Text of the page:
State to close nearly half of health centers

(Pittsburgh Post Gazette) When the H1N1 virus broke out into an epidemic here in 2009, nurse Joe Donahue participated in an immunization effort in rural state health centers that provided shots to 26,000 people in southwestern Pennsylvania. Maggie Beall Orosz, a school nurse in Butler County, used the centers to immunize schoolchildren. Kathy Brodala, a nurse in Beaver County, has seen at least one tuberculosis patient every year receive daily treatment at one of these centers.

Unless a lawsuit filed by the union that represents these nurses is successful, nearly half of the 60 centers in the state will be closed and 27 district office nursing positions will be eliminated, in a consolidation effort by the state Health Department of Health to save $3.4 million and bring health services more directly to the community. Of the 27 nurses affected by the change, eight will be furloughed and the 19 others will work other jobs within the department.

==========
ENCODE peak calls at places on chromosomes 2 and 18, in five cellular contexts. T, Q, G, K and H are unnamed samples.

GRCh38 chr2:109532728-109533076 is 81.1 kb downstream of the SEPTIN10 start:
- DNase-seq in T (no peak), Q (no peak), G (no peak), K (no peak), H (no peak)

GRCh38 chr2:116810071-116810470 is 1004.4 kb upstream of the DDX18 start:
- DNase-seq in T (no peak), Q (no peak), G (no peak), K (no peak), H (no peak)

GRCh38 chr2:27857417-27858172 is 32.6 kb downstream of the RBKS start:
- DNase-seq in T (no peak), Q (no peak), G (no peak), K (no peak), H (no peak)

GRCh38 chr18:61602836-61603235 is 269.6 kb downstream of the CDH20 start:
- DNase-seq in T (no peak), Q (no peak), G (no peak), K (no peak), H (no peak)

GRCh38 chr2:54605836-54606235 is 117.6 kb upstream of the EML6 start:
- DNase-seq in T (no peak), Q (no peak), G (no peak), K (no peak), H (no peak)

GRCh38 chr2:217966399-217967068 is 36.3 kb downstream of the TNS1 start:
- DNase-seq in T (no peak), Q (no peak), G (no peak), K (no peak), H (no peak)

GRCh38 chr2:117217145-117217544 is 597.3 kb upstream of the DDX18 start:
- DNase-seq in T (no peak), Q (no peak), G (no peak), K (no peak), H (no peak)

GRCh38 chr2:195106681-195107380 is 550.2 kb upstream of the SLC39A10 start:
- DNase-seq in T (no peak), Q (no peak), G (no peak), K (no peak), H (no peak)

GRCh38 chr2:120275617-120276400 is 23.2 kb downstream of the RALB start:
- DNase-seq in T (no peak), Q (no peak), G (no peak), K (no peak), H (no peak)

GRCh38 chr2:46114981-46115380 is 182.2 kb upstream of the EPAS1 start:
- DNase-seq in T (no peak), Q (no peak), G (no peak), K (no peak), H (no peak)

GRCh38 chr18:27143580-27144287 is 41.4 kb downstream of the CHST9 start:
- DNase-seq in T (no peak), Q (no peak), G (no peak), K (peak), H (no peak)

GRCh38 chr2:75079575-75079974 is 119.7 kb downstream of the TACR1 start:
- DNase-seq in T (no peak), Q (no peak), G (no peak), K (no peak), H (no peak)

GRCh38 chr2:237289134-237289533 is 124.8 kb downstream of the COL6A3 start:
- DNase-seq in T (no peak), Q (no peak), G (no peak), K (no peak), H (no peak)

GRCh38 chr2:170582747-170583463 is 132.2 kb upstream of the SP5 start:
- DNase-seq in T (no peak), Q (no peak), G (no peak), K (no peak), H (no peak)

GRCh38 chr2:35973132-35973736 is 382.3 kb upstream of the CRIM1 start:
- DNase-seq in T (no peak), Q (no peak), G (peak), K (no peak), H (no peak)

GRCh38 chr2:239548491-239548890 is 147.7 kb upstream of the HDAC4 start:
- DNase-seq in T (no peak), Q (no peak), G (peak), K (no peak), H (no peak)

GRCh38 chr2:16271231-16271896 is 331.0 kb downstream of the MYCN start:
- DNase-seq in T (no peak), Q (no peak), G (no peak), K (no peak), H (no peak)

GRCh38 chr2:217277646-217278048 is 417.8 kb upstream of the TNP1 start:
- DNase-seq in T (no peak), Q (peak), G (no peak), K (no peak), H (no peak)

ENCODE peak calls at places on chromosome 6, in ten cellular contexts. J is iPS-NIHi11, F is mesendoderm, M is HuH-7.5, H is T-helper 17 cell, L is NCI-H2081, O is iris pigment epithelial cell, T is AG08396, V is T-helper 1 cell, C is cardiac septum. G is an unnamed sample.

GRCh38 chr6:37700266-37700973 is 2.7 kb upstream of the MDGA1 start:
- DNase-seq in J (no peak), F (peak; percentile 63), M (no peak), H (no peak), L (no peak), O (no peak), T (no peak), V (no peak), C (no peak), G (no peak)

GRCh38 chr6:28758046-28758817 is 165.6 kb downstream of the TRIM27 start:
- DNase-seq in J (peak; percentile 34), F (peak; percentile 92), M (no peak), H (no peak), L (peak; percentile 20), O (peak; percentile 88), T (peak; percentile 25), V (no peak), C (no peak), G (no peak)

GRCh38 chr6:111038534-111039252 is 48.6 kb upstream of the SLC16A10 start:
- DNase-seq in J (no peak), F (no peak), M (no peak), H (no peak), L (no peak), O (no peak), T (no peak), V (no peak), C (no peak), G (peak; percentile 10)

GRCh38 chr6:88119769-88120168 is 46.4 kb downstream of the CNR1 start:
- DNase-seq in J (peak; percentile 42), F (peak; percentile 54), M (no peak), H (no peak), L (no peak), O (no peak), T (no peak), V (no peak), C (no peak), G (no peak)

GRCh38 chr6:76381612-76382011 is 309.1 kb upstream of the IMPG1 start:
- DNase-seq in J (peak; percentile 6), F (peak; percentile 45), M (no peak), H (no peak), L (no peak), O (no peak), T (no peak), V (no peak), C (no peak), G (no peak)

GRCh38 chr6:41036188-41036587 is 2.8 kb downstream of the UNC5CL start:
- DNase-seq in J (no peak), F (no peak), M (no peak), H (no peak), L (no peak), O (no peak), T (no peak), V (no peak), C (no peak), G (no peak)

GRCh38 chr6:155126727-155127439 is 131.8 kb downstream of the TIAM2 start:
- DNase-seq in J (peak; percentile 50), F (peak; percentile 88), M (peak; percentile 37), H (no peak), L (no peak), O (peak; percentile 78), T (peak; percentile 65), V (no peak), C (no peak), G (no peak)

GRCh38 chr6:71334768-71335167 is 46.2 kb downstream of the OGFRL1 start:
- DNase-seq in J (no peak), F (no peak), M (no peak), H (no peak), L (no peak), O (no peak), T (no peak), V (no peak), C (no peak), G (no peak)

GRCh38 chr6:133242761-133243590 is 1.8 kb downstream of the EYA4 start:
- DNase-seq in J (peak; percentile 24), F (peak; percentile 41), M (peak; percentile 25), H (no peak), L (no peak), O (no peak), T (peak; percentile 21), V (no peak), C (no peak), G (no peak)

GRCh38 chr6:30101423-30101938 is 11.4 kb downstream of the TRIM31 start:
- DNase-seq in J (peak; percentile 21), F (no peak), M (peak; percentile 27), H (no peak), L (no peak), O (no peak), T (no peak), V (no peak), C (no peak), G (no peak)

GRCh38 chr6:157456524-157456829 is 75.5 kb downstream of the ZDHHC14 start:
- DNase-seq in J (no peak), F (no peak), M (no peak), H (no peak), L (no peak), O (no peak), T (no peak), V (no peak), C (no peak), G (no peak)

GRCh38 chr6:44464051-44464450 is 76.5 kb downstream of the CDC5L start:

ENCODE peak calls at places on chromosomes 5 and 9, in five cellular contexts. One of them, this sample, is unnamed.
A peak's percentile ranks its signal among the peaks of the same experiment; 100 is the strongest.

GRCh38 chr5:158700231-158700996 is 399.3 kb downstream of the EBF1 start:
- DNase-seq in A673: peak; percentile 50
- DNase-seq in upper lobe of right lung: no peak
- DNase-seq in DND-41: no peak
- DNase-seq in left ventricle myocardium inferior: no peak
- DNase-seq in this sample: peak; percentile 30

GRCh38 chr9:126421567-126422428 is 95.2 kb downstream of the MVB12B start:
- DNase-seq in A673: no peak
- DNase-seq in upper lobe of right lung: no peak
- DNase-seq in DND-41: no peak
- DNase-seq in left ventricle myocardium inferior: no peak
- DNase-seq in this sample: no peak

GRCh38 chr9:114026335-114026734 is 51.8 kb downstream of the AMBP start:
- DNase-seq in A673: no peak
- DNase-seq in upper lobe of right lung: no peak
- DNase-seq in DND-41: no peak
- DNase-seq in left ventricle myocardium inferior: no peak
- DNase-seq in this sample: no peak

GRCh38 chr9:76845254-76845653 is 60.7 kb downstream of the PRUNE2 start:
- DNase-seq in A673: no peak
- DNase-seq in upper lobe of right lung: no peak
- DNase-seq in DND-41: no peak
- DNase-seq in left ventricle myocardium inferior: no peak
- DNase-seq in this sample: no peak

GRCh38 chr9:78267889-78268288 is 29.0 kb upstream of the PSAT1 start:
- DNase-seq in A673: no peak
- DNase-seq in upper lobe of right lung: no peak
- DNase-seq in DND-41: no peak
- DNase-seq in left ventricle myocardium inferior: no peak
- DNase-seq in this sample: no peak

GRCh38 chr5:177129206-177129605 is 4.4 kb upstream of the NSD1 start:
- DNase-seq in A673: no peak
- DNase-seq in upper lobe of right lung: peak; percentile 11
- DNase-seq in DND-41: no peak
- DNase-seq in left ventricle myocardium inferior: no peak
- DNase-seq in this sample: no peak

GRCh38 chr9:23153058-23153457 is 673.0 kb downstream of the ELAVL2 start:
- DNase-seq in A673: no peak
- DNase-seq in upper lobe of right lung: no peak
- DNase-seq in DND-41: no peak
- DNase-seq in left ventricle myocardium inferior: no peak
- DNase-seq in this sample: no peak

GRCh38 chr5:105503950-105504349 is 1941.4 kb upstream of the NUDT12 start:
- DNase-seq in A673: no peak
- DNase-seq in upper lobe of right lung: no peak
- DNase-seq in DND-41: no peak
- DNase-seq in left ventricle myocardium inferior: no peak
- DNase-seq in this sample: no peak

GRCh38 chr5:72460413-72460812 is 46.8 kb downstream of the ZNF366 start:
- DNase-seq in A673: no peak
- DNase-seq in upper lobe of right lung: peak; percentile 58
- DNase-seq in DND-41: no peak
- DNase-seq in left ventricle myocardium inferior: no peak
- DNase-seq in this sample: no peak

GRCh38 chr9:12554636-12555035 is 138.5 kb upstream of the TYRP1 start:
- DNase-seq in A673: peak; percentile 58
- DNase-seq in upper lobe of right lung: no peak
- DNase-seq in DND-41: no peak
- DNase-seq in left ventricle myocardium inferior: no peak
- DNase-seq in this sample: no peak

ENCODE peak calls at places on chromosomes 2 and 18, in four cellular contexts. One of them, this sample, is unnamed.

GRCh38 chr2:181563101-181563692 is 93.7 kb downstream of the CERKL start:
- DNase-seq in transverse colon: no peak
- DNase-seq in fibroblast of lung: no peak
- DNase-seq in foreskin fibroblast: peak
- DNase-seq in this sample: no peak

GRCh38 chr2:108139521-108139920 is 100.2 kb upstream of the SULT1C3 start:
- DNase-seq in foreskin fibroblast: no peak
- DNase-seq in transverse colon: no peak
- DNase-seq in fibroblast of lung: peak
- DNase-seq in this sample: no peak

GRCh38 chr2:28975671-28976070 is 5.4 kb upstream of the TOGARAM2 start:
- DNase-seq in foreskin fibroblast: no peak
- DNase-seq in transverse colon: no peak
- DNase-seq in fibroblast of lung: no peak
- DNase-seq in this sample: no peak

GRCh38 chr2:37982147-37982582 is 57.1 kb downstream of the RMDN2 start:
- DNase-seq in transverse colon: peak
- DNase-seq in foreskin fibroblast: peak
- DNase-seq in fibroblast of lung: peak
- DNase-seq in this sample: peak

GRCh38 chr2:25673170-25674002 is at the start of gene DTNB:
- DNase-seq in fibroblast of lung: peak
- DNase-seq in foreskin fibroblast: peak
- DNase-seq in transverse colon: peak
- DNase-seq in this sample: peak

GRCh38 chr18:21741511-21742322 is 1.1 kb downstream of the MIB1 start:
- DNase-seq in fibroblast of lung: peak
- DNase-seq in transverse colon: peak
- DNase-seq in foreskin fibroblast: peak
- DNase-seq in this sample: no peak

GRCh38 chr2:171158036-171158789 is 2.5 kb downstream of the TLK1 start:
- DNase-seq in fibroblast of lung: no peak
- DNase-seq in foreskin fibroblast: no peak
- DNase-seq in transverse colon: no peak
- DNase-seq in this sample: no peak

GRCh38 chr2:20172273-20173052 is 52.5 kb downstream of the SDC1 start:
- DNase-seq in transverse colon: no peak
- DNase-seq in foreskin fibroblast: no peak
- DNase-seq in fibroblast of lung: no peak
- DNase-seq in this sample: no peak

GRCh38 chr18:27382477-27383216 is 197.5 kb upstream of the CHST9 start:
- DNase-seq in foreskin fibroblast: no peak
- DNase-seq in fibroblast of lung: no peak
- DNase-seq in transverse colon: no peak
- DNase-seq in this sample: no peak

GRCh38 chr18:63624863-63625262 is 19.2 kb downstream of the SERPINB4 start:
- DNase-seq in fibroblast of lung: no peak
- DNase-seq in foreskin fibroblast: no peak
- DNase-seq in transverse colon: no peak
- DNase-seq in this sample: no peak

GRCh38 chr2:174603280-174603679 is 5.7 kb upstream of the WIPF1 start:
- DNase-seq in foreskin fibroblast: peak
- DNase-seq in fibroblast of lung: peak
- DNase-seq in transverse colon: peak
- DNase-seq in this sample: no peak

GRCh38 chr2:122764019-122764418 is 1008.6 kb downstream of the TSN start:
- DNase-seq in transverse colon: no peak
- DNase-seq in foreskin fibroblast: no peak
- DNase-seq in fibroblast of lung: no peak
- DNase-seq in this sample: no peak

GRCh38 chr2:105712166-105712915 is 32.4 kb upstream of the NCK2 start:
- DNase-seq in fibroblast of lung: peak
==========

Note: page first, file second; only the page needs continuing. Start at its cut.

These state centers were set up by the Legislature to provide low-cost or free immunizations, sexually transmitted disease testing, TB treatment and other public health services. Among the changes, clinics in Beaver and Armstrong counties are closing and services will be consolidated at the center in Butler; Greene County’s center would be consolidated with the Washington County health center; and the Monessen State Health Center in Westmoreland County would close to be consolidated with the Westmoreland County health center in Greensburg.

State officials said that these facilities are not well used, and that administering the same services in different locations throughout the community will be a more effective way to help rural populations.

At the rural health center in Kittanning on a recent Thursday, the state’s diagnosis of the facilities being underused seems apt. The small brick building sat empty next to a dress shop and a beauty parlor. Of 25 people interviewed in the surrounding area, only two had ever used the facility, and both for flu shots.

“I just thought it was part of the dress store,” said Pam Toy, a worker at the salon, Polished by Hands & Tans, next door.

Some of these centers see as few as one walk-in client per month, said Holli Senior, the deputy press secretary at the Department of Public Health. Armstrong’s sees one walk-in a week, and the one in Beaver sees three or four.